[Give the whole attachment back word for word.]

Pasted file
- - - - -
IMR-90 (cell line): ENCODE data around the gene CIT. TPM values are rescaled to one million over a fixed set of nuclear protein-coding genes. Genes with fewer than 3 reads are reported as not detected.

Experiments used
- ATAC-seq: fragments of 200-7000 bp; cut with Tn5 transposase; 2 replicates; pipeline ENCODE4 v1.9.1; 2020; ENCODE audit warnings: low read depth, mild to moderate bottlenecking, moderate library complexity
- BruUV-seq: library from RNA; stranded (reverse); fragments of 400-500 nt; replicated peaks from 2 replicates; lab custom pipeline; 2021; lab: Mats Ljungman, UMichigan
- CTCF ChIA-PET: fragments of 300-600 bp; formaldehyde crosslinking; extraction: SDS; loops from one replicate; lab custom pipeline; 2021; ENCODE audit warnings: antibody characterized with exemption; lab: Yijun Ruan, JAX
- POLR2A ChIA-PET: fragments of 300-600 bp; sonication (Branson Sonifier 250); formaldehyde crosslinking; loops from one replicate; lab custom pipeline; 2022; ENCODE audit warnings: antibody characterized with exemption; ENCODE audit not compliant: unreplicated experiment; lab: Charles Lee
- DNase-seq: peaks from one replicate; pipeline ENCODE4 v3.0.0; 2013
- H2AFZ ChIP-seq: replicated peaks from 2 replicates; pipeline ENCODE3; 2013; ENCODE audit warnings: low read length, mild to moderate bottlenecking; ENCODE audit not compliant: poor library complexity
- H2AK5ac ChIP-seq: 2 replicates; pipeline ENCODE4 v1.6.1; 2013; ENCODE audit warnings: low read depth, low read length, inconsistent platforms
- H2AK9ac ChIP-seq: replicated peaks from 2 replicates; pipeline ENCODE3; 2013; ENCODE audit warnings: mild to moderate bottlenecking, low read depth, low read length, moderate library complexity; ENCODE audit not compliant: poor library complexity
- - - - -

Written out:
IMR-90 (cell line): ENCODE data around the gene CIT. TPM values are rescaled to one million over a fixed set of nuclear protein-coding genes. Genes with fewer than 3 reads are reported as not detected.

Experiments used
- ATAC-seq: fragments of 200-7000 bp; cut with Tn5 transposase; 2 replicates; pipeline ENCODE4 v1.9.1; 2020; ENCODE audit warnings: low read depth, mild to moderate bottlenecking, moderate library complexity
- BruUV-seq: library from RNA; stranded (reverse); fragments of 400-500 nt; replicated peaks from 2 replicates; lab custom pipeline; 2021; lab: Mats Ljungman, UMichigan
- CTCF ChIA-PET: fragments of 300-600 bp; formaldehyde crosslinking; extraction: SDS; loops from one replicate; lab custom pipeline; 2021; ENCODE audit warnings: antibody characterized with exemption; lab: Yijun Ruan, JAX
- POLR2A ChIA-PET: fragments of 300-600 bp; sonication (Branson Sonifier 250); formaldehyde crosslinking; loops from one replicate; lab custom pipeline; 2022; ENCODE audit warnings: antibody characterized with exemption; ENCODE audit not compliant: unreplicated experiment; lab: Charles Lee
- DNase-seq: peaks from one replicate; pipeline ENCODE4 v3.0.0; 2013
- H2AFZ ChIP-seq: replicated peaks from 2 replicates; pipeline ENCODE3; 2013; ENCODE audit warnings: low read length, mild to moderate bottlenecking; ENCODE audit not compliant: poor library complexity
- H2AK5ac ChIP-seq: 2 replicates; pipeline ENCODE4 v1.6.1; 2013; ENCODE audit warnings: low read depth, low read length, inconsistent platforms
- H2AK9ac ChIP-seq: replicated peaks from 2 replicates; pipeline ENCODE3; 2013; ENCODE audit warnings: mild to moderate bottlenecking, low read depth, low read length, moderate library complexity; ENCODE audit not compliant: poor library complexity